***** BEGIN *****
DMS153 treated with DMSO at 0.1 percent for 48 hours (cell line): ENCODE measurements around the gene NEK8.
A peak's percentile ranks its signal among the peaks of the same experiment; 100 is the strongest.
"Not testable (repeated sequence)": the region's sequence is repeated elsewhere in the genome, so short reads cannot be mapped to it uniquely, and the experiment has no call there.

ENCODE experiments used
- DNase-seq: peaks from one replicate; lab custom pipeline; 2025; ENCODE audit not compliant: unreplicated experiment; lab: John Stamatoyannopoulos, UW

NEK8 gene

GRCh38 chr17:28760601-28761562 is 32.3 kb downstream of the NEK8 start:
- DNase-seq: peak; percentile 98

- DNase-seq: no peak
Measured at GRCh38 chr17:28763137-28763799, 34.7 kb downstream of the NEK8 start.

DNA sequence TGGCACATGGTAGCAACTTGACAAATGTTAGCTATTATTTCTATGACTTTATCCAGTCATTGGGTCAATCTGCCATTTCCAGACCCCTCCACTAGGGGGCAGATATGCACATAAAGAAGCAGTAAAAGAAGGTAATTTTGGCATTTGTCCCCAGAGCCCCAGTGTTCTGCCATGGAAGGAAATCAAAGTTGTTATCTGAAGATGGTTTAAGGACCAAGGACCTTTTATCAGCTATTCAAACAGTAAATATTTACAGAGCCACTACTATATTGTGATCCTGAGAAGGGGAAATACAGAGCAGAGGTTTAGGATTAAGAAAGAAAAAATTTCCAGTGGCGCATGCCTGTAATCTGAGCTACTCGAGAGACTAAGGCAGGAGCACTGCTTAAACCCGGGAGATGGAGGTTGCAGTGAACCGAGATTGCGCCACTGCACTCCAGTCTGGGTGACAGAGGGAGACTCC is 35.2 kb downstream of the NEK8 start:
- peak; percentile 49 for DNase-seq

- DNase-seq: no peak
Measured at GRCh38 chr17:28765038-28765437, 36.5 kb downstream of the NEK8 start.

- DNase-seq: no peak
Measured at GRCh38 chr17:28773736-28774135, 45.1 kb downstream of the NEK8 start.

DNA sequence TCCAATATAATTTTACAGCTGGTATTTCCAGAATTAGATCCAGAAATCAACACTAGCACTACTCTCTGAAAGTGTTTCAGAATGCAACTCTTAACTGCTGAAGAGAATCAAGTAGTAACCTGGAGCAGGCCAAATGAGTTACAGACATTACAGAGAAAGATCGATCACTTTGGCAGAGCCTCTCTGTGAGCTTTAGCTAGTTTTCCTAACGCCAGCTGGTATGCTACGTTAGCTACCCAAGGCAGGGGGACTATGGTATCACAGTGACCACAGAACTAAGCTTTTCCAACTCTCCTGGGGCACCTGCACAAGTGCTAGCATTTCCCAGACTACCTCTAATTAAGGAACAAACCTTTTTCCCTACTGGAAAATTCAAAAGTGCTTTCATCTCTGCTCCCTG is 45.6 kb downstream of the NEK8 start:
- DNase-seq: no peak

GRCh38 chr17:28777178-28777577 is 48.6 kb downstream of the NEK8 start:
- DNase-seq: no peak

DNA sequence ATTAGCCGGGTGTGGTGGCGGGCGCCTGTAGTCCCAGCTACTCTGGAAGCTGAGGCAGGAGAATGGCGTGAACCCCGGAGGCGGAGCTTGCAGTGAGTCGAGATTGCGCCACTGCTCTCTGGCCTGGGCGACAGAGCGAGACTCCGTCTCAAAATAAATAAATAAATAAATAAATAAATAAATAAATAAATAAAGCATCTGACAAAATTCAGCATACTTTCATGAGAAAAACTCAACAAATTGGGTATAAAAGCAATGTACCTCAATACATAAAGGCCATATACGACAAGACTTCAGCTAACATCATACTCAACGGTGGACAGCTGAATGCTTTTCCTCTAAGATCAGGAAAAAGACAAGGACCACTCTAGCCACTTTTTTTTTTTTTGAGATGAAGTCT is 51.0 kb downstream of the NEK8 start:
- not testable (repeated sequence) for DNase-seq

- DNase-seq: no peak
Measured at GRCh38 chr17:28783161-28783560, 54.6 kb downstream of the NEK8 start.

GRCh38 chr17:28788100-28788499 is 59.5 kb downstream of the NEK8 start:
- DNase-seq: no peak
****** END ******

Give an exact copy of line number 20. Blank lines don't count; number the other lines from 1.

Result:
- DNase-seq: no peak